Monday, September 22, 2008

Dancing With Shiva, Part 16

Our cars entered the small factory village just after noon, running a slalom course through granite pillars used by the villagers for the manufacture of saris. We crept slowly through the back streets of stone and dust, barely wider than our vehicles, while pedestrians flattened themselves against the walls of houses and ducked into convenient doorways to allow us to pass. We stopped in front of what appeared to be an ordinary residence, no different than any other house on the street, a kolam design still visible before the threshold.

We walked into a room packed with machinery roaring and clattering at such a loud level that our guide had to shout in our faces to be heard.
"MACHINE-WOVEN COTTON!" he screamed. When our eyes adjusted to the dimness, we saw scores of spools spinning like tops, their thread sucked down into the rapid and violent machinery. The room was hot, the air thick with lint and the odor of sweat and lubricating oil. We drifted through the room and into a courtyard, onto which opened several other buildings with clattering machinery. From this place we were able to watch the factory workers who fed the machines, who breathed the lint and secreted the perspiration. Most of them were children, some as young as 8 or 9 years old.

We had heard about child labor in India, of course; everybody had. Hollywood celebrities had been leading protests against companies that purchased clothing made in just this sort of factory. Here it was. I was dumbfounded but snapped photos rapidly, automatically. I expected the factory manager to object or become defensive, but instead he seemed honored that we showed so much interest. I kneeled on the concrete floor to photograph a child who was gathering empty and nearly empty spools from the ground and placing them in a basket. She squatted barefoot in a threadbare dress, her tiny hands snatching, moving as fast as sparrows. She chattered in Tamil to a boy of about 11 who tended a machine a few feet away. She ignored us. This was a Saturday afternoon, the end of a 48-hour workweek, and this little girl's mind was occupied with other thoughts. Her hair was loose and wild, brown and matted with the dirt of a childhood wasted in this hellish existence. Her arms were as thin as Cuban cigars.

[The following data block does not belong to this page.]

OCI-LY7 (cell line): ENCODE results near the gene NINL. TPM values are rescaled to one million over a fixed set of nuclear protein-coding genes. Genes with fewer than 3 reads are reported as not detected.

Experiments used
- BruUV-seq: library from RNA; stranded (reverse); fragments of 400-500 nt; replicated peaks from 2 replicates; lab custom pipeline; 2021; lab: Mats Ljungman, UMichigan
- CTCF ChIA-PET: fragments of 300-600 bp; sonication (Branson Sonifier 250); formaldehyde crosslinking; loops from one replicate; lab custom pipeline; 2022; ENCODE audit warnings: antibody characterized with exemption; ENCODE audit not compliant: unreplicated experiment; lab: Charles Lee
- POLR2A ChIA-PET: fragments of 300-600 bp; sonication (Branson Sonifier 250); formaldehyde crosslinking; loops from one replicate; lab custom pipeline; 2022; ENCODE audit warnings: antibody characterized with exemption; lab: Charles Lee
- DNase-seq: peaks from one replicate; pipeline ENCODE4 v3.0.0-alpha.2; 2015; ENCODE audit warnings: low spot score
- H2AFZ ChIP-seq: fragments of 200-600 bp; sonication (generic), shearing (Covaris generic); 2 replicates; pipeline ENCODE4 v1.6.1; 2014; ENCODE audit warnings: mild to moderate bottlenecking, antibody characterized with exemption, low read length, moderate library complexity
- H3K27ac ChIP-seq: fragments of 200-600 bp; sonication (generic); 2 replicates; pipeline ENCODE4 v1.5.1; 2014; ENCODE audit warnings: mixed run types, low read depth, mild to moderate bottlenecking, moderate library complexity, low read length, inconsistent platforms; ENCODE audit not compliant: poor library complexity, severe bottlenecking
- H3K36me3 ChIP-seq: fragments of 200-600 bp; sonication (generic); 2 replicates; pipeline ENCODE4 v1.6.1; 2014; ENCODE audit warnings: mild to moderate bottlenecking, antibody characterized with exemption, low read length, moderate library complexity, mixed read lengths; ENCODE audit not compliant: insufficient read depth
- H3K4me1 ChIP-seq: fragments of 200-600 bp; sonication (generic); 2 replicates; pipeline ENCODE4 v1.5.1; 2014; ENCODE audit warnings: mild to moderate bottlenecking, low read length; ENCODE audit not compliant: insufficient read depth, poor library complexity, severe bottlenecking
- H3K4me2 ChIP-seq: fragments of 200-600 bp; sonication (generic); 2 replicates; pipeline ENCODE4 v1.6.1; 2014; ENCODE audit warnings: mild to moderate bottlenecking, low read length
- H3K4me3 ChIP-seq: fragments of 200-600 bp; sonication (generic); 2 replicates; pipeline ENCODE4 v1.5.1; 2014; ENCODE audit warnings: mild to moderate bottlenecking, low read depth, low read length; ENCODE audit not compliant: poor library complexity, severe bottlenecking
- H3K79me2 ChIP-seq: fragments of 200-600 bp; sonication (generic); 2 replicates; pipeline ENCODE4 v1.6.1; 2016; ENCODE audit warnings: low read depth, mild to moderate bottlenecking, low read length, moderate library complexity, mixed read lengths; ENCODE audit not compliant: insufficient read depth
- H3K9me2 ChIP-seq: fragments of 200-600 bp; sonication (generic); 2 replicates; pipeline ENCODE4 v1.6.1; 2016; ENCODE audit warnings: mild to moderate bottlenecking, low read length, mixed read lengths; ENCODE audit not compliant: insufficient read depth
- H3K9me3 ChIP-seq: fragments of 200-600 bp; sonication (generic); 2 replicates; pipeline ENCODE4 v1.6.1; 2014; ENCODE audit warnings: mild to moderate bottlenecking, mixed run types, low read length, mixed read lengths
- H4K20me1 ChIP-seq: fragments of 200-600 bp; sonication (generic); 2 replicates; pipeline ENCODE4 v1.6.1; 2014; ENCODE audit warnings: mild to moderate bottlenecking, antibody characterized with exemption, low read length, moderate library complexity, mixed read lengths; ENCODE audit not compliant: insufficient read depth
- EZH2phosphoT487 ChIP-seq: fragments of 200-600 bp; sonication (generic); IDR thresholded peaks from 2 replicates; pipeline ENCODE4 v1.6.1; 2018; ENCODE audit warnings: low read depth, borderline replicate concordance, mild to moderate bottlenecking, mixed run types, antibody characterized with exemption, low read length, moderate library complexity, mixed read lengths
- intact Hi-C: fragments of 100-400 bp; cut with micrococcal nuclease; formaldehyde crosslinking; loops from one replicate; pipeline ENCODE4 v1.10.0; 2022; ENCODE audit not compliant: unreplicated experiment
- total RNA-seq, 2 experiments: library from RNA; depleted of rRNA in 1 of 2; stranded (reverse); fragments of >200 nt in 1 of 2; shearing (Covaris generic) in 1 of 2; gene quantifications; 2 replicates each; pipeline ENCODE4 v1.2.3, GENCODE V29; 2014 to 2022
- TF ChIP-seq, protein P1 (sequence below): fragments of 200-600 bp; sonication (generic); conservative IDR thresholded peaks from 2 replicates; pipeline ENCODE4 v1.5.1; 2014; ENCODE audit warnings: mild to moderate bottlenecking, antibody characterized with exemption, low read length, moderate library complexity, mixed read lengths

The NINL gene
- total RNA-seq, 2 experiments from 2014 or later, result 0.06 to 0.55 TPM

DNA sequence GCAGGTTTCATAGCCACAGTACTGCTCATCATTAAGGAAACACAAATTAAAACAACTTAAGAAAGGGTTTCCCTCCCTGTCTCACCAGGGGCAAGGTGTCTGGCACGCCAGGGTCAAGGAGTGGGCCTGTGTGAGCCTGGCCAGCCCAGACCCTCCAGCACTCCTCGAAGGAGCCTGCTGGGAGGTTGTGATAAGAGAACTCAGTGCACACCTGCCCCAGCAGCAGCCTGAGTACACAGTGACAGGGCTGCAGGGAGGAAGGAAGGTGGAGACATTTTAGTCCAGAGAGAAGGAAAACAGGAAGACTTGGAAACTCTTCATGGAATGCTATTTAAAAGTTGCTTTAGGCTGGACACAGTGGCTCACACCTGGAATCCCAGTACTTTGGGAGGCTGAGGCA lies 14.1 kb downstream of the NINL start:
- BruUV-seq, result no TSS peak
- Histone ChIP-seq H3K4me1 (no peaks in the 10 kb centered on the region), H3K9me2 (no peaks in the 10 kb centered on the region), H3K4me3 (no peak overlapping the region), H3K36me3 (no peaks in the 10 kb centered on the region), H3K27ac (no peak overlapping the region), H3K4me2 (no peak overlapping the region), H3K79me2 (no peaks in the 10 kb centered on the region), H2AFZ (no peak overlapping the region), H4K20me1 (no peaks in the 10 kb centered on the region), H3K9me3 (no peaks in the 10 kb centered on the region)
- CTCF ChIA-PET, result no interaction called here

In another room, three girls pretended to work diligently, all the while stealing glances at us, whispering and poking each other with their bony elbows. A boy of about 9 had wandered away from his post to stare at us. Presently, the boy's supervisor – a kid just a few years older – came up behind the child and slapped him on the side of the head and ordered him back to work, which did not even rate a pause in the factory manager's screamed explanations of the workings of the mill.

Agitated by all I had seen, I wandered out of the building and toward a square in the center of the village where the cars had been parked. I sat by a fountain, tucking under my thighs my hands, shaking with rage from this Dickensian experience. All around were children – the ones still not working in the village's factories – laughing and playing. The adults who crossed the square seemed as happy as the kids. Clearly, the town was in a party mood. As I looked around more carefully, I became more confused. How could people so impoverished, exploited and doomed to lives of hopeless struggle behave like families at Disney World, like chipper salesmen at a golf outing?

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